August 22, 2017

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Red Bull Leipzig v Red Bull Salzburg: a Champions League Reality?

The summer can prove a fallow time for football fans.  With the exception of the FIFA Confederations Cup, which commences on 17 June 2017, fans have little to keep themselves entertained on the football front this summer.  Many will delve deep into the gossip pages of their favourite websites. Which players will be bought? Which players will be sold?  What will the clubs’ new kits look like?  Which players are not behaving on their summer holidays?

Other fans will simply count the days until the opening matches of the coming season.  That will particularly be the case for fans whose clubs performed well in the previous season.  The thought of competing for European trophies, as well as for the domestic league and cups, will be exciting for many supporters, especially for those whose clubs do not normally have the privilege of playing in European competitions.

So spare a thought for the fans of RB Leipzig and FC Red Bull Salzburg, who will be in purgatory this summer.

In 2013, RB Leipzig were in the fourth tier of German football.  However, following the injection of finance from Red Bull GmbH (the club’s owner), the club began a meteoric rise throughout the German league structure, finishing the 2016/2017 Bundesliga season in second place, thereby qualifying for the 2017/2018 UEFA Champions League.

However, Red Bull Salzburg, an Austrian side also owned by Red Bull, have qualified for the 2017/2018 UEFA Champions League as well, following their first place finish in the Austrian Bundesliga.

Given that both clubs are owned in some respect by Red Bull, there are questions as to whether both clubs will be permitted to participate in the UEFA Champions League given UEFA’s rules against common ownership.  Article 5 of the Regulations of the UEFA Champions League 2015 – 2018 Cycle state that:

“To ensure the integrity of the UEFA club competitions, the following criteria apply:

  1. no club participating in a UEFA club competition may, either directly or indirectly:

  2. hold or deal in the securities or shares of any other club participating in a UEFA club competition,

  3. be a member of any other club participating in a UEFA club competition,

iii. be involved in any capacity whatsoever in the management, administration and/or sporting performance of any other club participating in a UEFA club competition, or

  1. have any power whatsoever in the management, administration and/or sporting performance of any other club participating in a UEFA club competition…”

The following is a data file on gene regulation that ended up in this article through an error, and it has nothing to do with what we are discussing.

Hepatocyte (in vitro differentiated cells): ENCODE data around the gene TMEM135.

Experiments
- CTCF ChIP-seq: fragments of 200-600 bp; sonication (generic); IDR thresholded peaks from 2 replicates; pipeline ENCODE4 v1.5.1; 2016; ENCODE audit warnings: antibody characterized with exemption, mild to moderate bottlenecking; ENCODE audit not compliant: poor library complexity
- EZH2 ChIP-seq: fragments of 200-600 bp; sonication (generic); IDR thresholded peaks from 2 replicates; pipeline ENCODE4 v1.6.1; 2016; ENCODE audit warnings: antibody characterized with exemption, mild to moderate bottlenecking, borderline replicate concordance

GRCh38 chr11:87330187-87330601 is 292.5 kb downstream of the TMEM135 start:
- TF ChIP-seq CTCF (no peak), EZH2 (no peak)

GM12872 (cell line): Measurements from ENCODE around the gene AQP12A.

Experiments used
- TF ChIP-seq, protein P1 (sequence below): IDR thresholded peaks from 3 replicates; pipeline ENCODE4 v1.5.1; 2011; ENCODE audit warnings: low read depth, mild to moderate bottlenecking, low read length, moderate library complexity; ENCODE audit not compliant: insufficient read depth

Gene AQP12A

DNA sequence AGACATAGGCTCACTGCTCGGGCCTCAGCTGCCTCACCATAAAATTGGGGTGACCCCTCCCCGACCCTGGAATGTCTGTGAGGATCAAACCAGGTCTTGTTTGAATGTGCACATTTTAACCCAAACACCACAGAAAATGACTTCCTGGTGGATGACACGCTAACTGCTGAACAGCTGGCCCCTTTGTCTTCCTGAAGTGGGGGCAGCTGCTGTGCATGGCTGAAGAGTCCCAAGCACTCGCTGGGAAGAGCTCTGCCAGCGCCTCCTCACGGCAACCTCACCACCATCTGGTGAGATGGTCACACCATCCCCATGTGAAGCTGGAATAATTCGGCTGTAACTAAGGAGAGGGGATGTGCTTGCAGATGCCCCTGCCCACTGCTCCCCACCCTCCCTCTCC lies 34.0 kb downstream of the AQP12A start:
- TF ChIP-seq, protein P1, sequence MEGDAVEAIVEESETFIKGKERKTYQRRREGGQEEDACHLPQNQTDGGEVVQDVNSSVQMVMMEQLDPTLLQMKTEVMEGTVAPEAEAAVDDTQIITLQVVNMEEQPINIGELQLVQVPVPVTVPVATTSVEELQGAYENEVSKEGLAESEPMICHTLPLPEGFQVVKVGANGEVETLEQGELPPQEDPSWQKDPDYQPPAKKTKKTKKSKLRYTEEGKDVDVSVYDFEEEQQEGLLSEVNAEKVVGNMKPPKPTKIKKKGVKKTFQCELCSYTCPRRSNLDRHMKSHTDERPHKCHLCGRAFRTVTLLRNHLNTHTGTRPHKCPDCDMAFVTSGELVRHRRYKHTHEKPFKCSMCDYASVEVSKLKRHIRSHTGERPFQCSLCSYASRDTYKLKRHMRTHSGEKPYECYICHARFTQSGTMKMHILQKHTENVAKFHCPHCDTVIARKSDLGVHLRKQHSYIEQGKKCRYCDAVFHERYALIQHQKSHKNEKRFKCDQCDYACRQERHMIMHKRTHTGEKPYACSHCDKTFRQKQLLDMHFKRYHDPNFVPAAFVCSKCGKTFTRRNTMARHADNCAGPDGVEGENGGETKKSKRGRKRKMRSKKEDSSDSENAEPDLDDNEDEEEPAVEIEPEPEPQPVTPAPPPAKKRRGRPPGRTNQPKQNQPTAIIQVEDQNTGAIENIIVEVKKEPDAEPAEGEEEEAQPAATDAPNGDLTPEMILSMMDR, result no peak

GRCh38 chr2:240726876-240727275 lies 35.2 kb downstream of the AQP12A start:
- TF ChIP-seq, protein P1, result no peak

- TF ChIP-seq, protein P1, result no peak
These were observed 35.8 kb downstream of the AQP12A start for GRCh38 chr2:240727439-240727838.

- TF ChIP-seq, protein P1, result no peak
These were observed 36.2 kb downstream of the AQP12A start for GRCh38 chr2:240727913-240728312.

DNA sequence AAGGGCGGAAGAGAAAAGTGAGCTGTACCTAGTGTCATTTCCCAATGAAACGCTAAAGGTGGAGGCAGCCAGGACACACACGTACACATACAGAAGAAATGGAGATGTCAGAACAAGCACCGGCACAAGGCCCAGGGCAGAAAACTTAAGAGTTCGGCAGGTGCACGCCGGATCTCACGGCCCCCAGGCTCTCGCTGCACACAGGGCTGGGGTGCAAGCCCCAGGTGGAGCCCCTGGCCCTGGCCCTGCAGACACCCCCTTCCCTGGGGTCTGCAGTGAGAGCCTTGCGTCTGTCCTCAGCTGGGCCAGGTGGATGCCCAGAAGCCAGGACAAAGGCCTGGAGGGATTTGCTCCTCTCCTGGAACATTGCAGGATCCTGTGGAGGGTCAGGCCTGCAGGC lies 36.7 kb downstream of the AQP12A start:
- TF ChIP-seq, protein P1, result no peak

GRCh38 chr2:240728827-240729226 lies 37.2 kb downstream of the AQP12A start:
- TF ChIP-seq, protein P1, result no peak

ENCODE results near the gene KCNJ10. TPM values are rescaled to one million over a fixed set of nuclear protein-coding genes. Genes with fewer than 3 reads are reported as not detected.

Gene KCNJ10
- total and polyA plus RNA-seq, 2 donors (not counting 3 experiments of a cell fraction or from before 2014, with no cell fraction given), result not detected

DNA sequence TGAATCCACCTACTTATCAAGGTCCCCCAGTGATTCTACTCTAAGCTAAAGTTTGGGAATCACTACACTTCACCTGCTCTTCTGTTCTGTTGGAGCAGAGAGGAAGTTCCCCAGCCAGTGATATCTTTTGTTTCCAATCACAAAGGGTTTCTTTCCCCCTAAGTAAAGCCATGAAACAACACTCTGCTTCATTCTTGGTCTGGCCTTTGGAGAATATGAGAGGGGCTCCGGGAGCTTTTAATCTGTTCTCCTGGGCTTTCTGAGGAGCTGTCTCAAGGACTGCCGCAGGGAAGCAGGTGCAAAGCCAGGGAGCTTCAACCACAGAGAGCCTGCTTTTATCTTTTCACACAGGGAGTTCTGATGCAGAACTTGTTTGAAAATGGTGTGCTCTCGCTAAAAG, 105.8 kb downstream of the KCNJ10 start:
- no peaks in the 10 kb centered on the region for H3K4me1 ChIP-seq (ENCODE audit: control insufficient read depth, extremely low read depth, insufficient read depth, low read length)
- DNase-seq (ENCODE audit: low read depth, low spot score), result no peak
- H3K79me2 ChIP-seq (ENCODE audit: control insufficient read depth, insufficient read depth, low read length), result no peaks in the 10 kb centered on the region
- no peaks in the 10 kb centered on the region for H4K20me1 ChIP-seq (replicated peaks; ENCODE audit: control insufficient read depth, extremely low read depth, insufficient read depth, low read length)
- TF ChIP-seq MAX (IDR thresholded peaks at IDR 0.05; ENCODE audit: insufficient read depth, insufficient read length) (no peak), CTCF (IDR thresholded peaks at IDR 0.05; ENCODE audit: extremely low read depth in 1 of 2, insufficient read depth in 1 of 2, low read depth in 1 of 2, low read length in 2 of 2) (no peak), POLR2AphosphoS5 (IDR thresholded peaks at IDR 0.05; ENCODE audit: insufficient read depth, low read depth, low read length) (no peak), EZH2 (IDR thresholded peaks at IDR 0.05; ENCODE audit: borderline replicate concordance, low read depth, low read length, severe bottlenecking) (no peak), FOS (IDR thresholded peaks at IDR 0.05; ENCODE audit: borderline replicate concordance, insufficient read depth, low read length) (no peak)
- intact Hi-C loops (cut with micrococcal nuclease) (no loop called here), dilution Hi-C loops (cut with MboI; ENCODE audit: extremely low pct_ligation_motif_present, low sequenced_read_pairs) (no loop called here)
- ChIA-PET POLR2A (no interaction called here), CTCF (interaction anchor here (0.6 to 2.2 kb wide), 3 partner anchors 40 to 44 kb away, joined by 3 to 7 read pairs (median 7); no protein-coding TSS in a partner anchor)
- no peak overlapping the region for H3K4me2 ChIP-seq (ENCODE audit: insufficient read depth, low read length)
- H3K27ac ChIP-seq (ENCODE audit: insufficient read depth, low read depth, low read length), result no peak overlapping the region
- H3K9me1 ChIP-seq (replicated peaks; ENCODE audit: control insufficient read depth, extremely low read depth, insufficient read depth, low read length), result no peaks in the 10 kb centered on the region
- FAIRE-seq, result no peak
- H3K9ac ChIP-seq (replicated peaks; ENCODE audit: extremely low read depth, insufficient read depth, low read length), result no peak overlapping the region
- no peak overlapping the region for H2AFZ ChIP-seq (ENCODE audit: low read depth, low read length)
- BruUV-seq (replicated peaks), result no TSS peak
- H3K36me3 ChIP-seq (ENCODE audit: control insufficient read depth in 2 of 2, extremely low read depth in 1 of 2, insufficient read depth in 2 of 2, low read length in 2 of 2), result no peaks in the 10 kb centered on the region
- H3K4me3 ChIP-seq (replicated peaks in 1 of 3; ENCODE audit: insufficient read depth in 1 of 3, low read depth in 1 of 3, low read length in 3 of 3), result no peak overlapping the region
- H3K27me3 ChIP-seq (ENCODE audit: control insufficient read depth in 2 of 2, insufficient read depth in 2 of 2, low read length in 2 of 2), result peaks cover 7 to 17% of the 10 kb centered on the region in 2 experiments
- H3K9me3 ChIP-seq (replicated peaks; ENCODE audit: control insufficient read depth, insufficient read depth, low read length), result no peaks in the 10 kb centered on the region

As discussed previously, the purpose of this rule is to seek to ensure the integrity of the UEFA competitions by setting out what amounts to “common ownership” and what should happen if two commonly owned clubs simultaneously qualify for UEFA’s competitions.

A former iteration of the UEFA common ownership rule was found to be enforceable by the Court of Arbitration for Sport in the 1999 case of AEK Athens and SK Slavia Prague v UEFA.  In that case, an investment vehicle had purchased stakes in clubs around Europe, including AEK Athens and SK Slavia Prague. When both clubs qualified for the 1998 UEFA Cup competition, AEK Athens was prevented from competing pursuant to the UEFA common ownership rule.

That rule was found to be enforceable and the current iteration lies in Article 5.  That rule states that, where two clubs qualify for the same UEFA competition, the one with the lower UEFA co-efficient ranking will not be allowed to compete.  In the case of Salzburg and Leipzig, that would be the German side.

UEFA has reportedly refused to comment on the position to date but has noted that there will be “more concrete information from the beginning of June, when the list of participating clubs taking part in UEFA European competitions is published.”

All of this leads to fans of the two clubs left in limbo over the summer period.  Will their clubs be able to compete in the UEFA Champions League next season?  Until UEFA releases its list, the position will not be clear.

This does however lead to a summer of hope for another set of fans.  For the clubs that finished below the two Red Bull clubs in the German Bundesliga and the Austrian Bundesliga respectively, there remains the possibility that those clubs will be called upon to fill the space of their Red Bull financed-compatriots, if it is ruled that one of those clubs cannot compete in UEFA competition in the 2017/2018 season.

Perhaps the summer will not be so boring after all.

© Copyright 2017 Squire Patton Boggs (US) LLP


About this Author

Thomas Lloyd, Squire Patton Boggs Law Firm, Sports and Litigation Attorney

Lloyd Thomas is an associate in the Litigation department and is part of the Sports Law team based in our London office.

Lloyd provides a range of contentious and regulatory advice to a number of leading sports clubs, individuals and national governing bodies on a variety of issues. As part of such advice, Lloyd regularly assists in proceedings brought before the FIFA Dispute Resolution Chamber and the Court of Arbitration for Sport.